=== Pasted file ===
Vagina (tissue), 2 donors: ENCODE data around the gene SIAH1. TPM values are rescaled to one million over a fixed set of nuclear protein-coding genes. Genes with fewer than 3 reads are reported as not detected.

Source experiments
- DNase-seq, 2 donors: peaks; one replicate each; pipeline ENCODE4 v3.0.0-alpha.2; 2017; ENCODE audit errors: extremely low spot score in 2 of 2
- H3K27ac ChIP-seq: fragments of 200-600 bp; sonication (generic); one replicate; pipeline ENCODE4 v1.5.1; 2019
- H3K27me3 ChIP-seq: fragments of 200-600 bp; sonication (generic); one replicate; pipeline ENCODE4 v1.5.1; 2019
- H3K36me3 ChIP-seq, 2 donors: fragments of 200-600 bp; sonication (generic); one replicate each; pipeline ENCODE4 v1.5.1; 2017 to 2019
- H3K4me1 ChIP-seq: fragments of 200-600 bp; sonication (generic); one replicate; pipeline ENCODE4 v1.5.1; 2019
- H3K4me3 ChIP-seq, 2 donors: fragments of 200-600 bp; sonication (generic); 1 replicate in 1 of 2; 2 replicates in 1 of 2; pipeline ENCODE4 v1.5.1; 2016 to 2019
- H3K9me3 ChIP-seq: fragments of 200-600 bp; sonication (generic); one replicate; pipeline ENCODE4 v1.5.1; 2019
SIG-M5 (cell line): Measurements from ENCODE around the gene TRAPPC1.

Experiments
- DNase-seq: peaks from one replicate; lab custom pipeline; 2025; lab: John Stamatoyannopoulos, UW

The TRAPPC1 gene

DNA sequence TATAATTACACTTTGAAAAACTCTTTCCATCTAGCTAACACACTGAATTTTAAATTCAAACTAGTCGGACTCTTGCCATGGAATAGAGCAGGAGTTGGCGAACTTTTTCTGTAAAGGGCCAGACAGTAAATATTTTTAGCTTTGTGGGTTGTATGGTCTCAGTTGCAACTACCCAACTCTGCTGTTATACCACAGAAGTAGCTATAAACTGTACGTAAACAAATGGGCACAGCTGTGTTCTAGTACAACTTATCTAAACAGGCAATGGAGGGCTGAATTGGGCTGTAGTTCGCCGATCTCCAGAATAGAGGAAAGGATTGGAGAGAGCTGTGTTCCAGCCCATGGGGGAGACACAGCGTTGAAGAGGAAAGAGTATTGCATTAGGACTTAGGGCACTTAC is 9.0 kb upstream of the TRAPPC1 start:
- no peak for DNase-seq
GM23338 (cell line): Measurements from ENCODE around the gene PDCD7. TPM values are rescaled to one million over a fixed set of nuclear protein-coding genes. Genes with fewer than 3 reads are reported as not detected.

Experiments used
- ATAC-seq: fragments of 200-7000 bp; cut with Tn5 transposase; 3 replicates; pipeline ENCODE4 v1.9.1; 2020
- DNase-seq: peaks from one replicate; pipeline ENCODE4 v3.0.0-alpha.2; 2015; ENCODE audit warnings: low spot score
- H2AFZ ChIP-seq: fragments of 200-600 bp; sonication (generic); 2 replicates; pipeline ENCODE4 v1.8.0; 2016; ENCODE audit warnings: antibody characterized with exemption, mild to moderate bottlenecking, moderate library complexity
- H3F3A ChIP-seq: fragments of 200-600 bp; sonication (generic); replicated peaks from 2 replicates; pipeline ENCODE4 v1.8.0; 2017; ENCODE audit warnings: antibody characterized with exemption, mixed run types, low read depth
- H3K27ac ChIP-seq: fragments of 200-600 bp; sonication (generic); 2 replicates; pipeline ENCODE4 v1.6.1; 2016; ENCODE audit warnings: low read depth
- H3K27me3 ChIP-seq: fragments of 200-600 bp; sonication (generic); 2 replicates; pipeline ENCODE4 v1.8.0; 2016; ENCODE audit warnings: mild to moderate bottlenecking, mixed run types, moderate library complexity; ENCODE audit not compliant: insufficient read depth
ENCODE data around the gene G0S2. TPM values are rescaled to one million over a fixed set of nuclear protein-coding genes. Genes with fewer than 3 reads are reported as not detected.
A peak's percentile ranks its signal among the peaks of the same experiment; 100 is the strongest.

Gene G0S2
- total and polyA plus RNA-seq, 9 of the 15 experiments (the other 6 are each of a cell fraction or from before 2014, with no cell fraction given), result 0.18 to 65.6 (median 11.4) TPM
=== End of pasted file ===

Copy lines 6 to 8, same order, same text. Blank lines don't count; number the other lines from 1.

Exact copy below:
- H3K36me3 ChIP-seq, 2 donors: fragments of 200-600 bp; sonication (generic); one replicate each; pipeline ENCODE4 v1.5.1; 2017 to 2019
- H3K4me1 ChIP-seq: fragments of 200-600 bp; sonication (generic); one replicate; pipeline ENCODE4 v1.5.1; 2019
- H3K4me3 ChIP-seq, 2 donors: fragments of 200-600 bp; sonication (generic); 1 replicate in 1 of 2; 2 replicates in 1 of 2; pipeline ENCODE4 v1.5.1; 2016 to 2019